Central Connecticut State University 2014 ©
Monday, July 10 - Friday, July 21, 2017
9:00 am - 3:00 pm
CCSU Main Campus, 1615 Stanley Street, New Britain, CT
Mariam Avagyan, Robert Felekey, Haoyu Wang, Biao Zhang
Audience: Middle school students who are entering grade 6 through 9 in the Fall 2017.
The Zero Robotics Middle School Summer Program is an innovative and inspiring program for middle school students that is truly out of this world! The two-week STEM curriculum introduces students to computer programming, robotics, and space engineering, and provides hands-on experience programming SPHERES (Synchronized, Position, Hold, Engage, Reorient, Experimental Satellites). The program culminates in a tournament where winning teams’ SPHERES compete aboard the International Space Station (ISS). Middle school participants will get to see the SPHERES operate in space via a live feed from the ISS while NASA astronauts provide real-time commentary. Zero Robotics Middle School Summer Program is provided through a partnership between the MIT Space Systems Lab, the Innovation Learning Center, and Aurora Flight Sciences. The Zero Robotics Middle School Summer Program is sponsored by NASA, the Center for the Advancement of Science in Space (CASIS), and the Northrup Grumman Foundation. Zero Robotics seeks to inspire our next generation of great minds by allowing them unprecedented access to space at the middle school level. By making the benefits and resources of the International Space Station tangible to students, Zero Robotics hopes to cultivate an appreciation of science, technology, engineering and math through healthy, immersive, collaborative competition.
For tournament, participants:
•Apply math and physics
•Write computer programs
•Observe results in simulation
•Compete in online competitions
Student participants compete to win a technically challenging game by programming their strategies into the SPHERES. Students’ programs control the satellites' speed, rotation, and direction of travel. The students program their satellites to complete competition objectives, for example navigating obstacles, while conserving resources such as fuel. The programs are autonomous - that is, the students are not able to directly control the satellites while they are running. Each year’s game is motivated by a problem of interest to NASA and MIT.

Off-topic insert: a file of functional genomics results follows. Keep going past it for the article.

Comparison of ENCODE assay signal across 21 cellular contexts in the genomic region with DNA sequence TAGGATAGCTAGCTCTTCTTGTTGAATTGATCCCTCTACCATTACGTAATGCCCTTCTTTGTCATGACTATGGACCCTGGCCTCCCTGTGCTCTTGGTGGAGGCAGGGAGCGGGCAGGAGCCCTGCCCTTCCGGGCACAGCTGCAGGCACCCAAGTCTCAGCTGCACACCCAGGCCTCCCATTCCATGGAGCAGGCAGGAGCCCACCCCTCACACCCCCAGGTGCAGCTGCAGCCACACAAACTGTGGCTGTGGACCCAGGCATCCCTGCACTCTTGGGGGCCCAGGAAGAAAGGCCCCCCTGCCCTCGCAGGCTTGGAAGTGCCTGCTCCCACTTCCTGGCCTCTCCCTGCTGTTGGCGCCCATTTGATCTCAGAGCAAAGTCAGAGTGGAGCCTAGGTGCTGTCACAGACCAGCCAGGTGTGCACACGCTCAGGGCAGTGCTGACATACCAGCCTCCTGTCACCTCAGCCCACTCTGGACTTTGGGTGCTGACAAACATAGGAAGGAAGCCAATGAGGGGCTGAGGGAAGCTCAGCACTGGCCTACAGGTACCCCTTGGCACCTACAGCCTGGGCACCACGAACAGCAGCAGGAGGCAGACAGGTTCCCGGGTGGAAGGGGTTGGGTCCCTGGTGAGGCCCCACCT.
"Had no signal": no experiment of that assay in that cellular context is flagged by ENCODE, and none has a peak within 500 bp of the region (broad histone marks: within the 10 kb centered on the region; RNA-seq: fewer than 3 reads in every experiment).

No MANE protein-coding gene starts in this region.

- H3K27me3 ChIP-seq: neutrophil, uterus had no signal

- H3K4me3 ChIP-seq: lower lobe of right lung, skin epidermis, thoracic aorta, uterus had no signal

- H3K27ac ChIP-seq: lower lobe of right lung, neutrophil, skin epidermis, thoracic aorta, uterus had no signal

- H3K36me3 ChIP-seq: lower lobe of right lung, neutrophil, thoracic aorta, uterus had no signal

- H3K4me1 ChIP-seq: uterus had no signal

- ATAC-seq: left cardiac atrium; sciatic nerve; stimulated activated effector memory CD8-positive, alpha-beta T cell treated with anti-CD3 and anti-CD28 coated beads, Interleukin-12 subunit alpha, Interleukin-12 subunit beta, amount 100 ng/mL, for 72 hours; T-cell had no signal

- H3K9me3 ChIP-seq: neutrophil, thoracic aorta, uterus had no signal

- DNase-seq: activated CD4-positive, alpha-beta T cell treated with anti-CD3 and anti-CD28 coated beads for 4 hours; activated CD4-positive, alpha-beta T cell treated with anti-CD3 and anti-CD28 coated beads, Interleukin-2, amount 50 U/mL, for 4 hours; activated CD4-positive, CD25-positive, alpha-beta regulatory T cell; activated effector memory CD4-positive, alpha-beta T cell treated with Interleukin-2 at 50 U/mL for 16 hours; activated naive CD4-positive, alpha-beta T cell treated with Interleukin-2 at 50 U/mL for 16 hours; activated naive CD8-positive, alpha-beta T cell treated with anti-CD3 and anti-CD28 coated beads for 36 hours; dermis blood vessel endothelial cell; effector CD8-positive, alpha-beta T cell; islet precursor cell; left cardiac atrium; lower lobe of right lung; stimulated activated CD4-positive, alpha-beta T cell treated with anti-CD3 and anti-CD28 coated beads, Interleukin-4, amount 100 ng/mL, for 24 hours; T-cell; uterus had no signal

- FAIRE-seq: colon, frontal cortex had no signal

Students create, edit, save, and simulate projects online. They use a graphical editor to write code, then simulate their programs immediately and see the results using a simulation. The programming interface and simulation are entirely web-based, so ZR does not require any software downloads or computer configuration. The system even allows teams to compete against themselves so that they can test different strategies before finalizing their competition submissions.
July 11 (Tuesday)
Field Day at MIT
July 21 (Friday)
ISS Code Deadline
Date TBD (possibly August 11 or 14) (optional, NOT covered by this program)
Two robotics experts supported by teachers and undergraduate research students will guide students who are excited to participate in a competition which challenges them with:
•Robotics & Aerospace
Students attend Field Day at MIT. They play team games with Massachusetts teams, visit MIT Research Labs and have campus tours.
For more program information, contact Haoyu Wang: firstname.lastname@example.org
For registration information contact Christa Sterling: 860-832-2277 or email@example.com